Continuous Delivery

In the world of application development, the build artifacts from the CI pipeline are deployed to a testing environment and validated for functionality before being made available to the production and lower environments. The parallel in IaC would be the deployment of code to a testing environment to validate the desired functionality of the updated code using something like kitchen-terraform or terratest.

A key difference between application and infrastructure deployment, for testing or production, is how the new application or infrastructure code is delivered to the target environments. The deployment of infrastructure requires proper credentials to create resources on the target provider.

For instance, deploying a test environment on Microsoft Azure requires the pipeline to have credentials in Azure AD and permissions to create resources in the testing subscription. Handling sensitive credentials properly is a challenge for any pipeline solution, and it’s one you’ll need to consider when automating your testing and deployment.

Once functional testing is completed, the next step in the delivery process is a dry-run against production and lower environments to examine the impact of the code changes. This is another major difference between application CD and infrastructure CD.

With an application update, you can perform blue/green deployments or canary roll-outs, and monitor the performance and stability of your updated application. Infrastructure code doesn’t have a parallel. Instead, the most common procedure is to perform a dry-run against each environment to assess what changes will be made by the updated code. 

The results of the dry-run can be analyzed programmatically to determine the next step in the pipeline:

  • Automatically promote the changes to production
  • Require manual approval for promotion
  • Deny promotion due to policy violations

There are many testing frameworks out there you can use to analyze the results of the dry-run, but Open Policy Agent is quickly becoming a standard because of its flexibility.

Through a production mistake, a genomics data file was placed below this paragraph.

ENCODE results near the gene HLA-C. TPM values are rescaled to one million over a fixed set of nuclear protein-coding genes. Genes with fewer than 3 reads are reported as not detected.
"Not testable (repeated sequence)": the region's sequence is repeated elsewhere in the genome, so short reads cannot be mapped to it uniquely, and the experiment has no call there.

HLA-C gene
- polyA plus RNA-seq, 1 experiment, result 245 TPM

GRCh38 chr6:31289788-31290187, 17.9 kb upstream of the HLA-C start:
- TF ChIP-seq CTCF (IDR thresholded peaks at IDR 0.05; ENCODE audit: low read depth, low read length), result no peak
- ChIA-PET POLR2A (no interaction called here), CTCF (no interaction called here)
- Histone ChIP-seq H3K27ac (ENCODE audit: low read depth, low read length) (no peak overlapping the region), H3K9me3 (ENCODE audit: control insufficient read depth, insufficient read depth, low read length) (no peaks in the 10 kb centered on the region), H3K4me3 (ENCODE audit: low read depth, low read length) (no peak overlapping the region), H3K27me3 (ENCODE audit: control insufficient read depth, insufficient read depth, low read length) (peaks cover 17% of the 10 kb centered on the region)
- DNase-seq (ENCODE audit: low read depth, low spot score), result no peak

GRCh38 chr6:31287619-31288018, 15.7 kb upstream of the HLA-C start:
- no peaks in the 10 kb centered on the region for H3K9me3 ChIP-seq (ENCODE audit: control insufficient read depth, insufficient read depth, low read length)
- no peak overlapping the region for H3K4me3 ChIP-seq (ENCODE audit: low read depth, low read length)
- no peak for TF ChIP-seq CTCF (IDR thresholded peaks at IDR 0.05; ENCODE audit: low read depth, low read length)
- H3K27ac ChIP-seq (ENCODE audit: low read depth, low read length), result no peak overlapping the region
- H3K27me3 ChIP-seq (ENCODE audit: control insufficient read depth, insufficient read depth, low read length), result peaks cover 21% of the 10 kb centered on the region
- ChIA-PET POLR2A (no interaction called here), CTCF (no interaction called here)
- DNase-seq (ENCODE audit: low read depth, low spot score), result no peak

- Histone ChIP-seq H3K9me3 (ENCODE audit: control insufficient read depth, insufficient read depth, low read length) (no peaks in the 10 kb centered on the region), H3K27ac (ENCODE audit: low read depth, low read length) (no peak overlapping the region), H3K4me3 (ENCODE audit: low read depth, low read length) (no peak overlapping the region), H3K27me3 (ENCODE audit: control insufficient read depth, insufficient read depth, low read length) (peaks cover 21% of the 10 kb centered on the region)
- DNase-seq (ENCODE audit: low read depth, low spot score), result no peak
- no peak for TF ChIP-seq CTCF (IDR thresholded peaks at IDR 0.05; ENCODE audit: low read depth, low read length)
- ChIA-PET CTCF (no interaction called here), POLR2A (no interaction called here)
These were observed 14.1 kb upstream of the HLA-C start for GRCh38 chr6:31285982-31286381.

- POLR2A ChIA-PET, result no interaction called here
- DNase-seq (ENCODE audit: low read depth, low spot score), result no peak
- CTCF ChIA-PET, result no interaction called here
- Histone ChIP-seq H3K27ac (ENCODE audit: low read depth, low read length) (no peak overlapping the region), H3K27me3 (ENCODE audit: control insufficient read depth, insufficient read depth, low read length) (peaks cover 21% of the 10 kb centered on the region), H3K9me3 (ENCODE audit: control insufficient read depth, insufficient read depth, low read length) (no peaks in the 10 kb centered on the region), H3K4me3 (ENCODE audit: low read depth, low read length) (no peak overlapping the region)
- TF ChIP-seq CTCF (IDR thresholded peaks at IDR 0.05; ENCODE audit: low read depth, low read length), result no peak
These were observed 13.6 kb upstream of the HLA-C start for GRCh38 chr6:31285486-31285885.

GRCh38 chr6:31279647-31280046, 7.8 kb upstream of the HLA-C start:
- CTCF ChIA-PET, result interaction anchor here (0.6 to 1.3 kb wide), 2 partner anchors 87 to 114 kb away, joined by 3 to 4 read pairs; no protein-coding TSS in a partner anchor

An examination of the dry-run results should include, but is not limited to:

  • The number of alteration being made to existing resources
  • The number of deletions and creations
  • Estimated cost of updated deployment

The last bullet point is especially important to call out, since once again this is a major difference between application and infrastructure code updates. An update to your application is unlikely to have an immediate and obvious impact on the cost of operations.

However, infrastructure code can blow out your cloud bill if you’re not paying attention. Pick the wrong virtual machine size or storage class, and you could have quite a surprise coming for you at the end of the month.

Fortunately, you can integrate cost estimation with a tool like Infracost, and flag any deployment that exceeds a certain amount or is a certain percentage more expensive than the current deployment.

Updating your infrastructure using IaC and CI/CD pipelines isn’t the end of the journey. You’ll still need to integrate with the application deployment process and continually monitor your infrastructure for potential issues. But now you’ll actually have time to do that, since you’ve automated away the tedious and error-prone process of deployment and updates.

Conclusion

Treating your infrastructure definition as code and implementing CI/CD pipelines to assist with integration and deployment is going to make your life simpler, faster and easier to maintain. There should be a single source of truth for your environments, separating the code from the configuration. You should automate the testing of your infrastructure code during both CI and CD to enable consistent and compliant results. Your testing will be a combination of static analysis and functional testing for validity, security, compliance, and cost.

Pulling all these elements together is akin to keeping your tools neatly in a toolbox. A toolbox with the correct layout for your working practices, that helps you to work the way you want to, at the speed you need.